Women who used birth control as teenagers are 130% more likely to be depressed

Women who used birth control as teenagers are 130% more likely to be depressed

By Cassidy Morrison Senior Health Reporter for Dailymail.Com

Updated: 7:25pm June 13, 2023



Women who start taking birth control pills as teenagers have a drastically higher risk of developing depression than those who have never taken contraception.

A new four-year study found that women who started taking oral contraceptives (OCs) before their 20s had a 130% higher rate of depression than those who had never used them.

And people who started OC as adults had a less than 92 percent risk of depression.

The likelihood of developing birth control pill-related depression was highest within the first two years of starting the contraceptive, but the rate at which women were diagnosed with depression decreased the longer they took a contraceptive.

The research team, led by health experts from Uppsala University in Sweden, speculated that the link could be attributed to hormone level changes that are already wreaking havoc on a teenager’s emotional well-being, which is amplified by the addition of hormonal birth control.

The report comes as tests from women are revealing adverse effects of the pill, such as blood clots, gallbladder disease and other mental health problems.

The type of oral contraceptive considered in the study contains progestogen, a compound similar to the hormone progesterone, and estrogen

A history of ever taking an oral contraceptive was associated with a higher overall rate of depression than those who had never taken one.

However, the risk of depression was less pronounced after two years of continued use.

Therese Johansson, lead author of the study, said: ‘The powerful influence of contraceptive pills on adolescents can be attributed to the hormonal changes caused by puberty.

Because women in that age group have already experienced substantial hormonal changes, they may be more receptive to not only hormonal changes but other life experiences as well.

The study, one of the largest and most far-reaching to date, included nearly 265,000 women in the UK Biobank, a population-based cohort that recruited 500,000 UK participants aged 37-71 in 2006 and 2010.

Ms Johansson, PhD candidate, added: Importantly, most women tolerate external hormones well, without experiencing any negative effects on their mood, so combined contraceptive pills are an excellent option for many women.

However, some women may have an increased risk of depression after they start using contraceptive pills.

Although depression in adult women decreased after about two years of taking an oral contraceptive regularly, that similar incidence remained high among adolescents even after they stopped taking it.

Mood disturbance is a common complaint among women taking hormonal birth control pills in the study, which contain estrogen and a synthetic version of the progesterone hormone called progestin.

Can the pill make you gay? Women report the bizarre symptom

A growing number of women have spoken out about what is probably the most unlikely side effect of birth control — they say oral contraceptives have altered their sexuality to favor more feminine traits.

The progestin prevents ovulation and thickens the cervical mucus, preventing sperm from entering the uterus.

And estrogen thins the uterine lining, further hindering the implantation of a fertilized egg, thus preventing pregnancy about 99% of the time.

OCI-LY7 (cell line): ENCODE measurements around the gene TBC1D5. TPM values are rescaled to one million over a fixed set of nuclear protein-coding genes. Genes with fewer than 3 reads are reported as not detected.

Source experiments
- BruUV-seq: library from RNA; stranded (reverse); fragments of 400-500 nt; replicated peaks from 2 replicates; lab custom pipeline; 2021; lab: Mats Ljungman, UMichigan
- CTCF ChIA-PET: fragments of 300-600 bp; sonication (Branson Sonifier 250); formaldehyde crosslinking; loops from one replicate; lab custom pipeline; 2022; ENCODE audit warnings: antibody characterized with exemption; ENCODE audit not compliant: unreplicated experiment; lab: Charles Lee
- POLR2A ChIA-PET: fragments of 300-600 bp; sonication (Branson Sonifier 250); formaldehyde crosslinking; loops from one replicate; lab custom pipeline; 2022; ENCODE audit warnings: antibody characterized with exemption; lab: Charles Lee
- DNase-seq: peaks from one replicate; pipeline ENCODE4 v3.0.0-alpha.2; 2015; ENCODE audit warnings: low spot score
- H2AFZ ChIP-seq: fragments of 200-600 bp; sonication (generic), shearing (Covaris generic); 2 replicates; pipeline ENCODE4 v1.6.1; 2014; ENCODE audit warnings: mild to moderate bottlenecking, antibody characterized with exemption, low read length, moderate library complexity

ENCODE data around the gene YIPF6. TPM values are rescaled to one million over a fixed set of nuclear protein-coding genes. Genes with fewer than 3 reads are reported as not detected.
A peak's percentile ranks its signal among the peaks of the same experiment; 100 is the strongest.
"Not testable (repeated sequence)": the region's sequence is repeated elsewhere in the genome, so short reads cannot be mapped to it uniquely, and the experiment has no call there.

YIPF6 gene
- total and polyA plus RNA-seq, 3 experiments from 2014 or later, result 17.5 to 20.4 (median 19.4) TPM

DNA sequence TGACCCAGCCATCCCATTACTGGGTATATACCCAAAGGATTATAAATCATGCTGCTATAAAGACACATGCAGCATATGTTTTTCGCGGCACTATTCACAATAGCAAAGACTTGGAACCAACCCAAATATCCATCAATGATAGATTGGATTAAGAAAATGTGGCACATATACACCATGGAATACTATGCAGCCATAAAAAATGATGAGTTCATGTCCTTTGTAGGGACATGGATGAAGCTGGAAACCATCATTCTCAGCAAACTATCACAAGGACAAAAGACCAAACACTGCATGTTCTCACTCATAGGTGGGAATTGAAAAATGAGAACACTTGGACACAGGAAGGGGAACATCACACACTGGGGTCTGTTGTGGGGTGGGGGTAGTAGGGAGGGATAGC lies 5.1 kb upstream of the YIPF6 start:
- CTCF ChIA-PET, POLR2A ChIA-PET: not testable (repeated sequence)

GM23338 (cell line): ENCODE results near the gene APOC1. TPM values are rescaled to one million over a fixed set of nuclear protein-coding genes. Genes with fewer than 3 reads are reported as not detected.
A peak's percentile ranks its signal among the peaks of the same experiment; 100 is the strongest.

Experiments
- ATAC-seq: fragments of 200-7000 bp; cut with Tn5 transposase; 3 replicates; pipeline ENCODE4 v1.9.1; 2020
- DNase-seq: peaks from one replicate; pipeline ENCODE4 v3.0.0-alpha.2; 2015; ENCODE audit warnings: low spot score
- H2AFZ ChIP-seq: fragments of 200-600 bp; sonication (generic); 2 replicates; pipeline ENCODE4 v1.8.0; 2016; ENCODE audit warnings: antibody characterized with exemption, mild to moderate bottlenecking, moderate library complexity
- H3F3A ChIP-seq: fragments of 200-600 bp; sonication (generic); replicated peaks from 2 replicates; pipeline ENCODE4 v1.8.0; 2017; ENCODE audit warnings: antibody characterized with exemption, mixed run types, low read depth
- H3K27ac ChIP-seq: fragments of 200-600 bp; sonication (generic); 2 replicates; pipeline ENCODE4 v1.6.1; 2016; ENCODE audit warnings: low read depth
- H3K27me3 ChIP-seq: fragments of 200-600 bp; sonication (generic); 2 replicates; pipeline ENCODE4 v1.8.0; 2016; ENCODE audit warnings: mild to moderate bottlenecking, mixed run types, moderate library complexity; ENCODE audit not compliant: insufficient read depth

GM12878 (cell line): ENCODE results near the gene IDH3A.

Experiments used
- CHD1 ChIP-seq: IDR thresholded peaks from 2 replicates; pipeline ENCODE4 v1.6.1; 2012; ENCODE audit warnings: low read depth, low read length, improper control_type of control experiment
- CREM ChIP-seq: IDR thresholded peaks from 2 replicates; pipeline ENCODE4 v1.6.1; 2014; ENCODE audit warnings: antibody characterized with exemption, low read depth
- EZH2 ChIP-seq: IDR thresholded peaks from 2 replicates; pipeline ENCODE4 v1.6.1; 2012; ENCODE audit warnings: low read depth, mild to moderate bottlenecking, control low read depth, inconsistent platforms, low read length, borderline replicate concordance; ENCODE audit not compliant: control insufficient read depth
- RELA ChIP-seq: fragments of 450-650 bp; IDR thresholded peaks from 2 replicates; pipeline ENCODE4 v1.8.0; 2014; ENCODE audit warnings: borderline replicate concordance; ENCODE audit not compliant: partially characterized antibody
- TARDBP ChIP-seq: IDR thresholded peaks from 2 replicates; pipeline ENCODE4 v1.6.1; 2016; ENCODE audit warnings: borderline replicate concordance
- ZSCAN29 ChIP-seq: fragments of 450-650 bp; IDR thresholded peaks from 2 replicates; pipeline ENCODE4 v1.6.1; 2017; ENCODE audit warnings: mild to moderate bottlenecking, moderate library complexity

A study in JAMA Psychiatry conducted by experts from the University of Copenhagen in 2016 reported that among more than one million Danish women, those who use hormonal contraceptives have a 0.9 to 1.9 times higher risk of a first diagnosis of depression.

Teenage girls had an even higher risk ranging from 1.2 to 3.2 times, but the researchers acknowledged that this could be attributed to the age group generally more prone to symptoms of depression.

On the other hand, a great deal of evidence has accumulated over the years to show that birth control pills can actually improve mood and emotional health.

In a 2013 report in the American Journal of Epidemiology, American doctors studied the effects of contraception in a sample of more than 6,600 sexually active non-pregnant women.

They found that hormonal contraceptive users had lower mean levels of depressive symptoms and were less likely to have attempted suicide in the previous year than women taking non-hormonal contraceptives and those taking nothing.

And a 2003 study by doctors at Brigham and Women’s Hospital in Boston found that a fraction of 658 women who took oral contraceptives just over 16 percent saw their mood worsen on the pill.

But the vast majority of them, more than 71 percent, saw no change in their mood.

The latest Swedish study looked only at hormonal birth control pills containing two types of female hormones and did not include other forms of contraception such as IUDs, vaginal rings or progestogen-only mini pills.

The study also included a generally healthy, predominantly white population in the UK, which the authors say could reduce the degree to which their findings apply to a broader context of contraceptive side effects.

Their findings have been published in the journal Epidemiology and Psychiatric Sciences.

There are an estimated 73 million American women of reproductive age ranging from 15 to 49, and most of them use at least one form of contraception, which could include hormonal contraceptives, condoms, and IUDs.

Estimates from the Centers for Disease Control and Prevention show that from 2015 to 2017, nearly 65 percent of women used birth control in some form.

#Women #birth #control #teenagers #depressed

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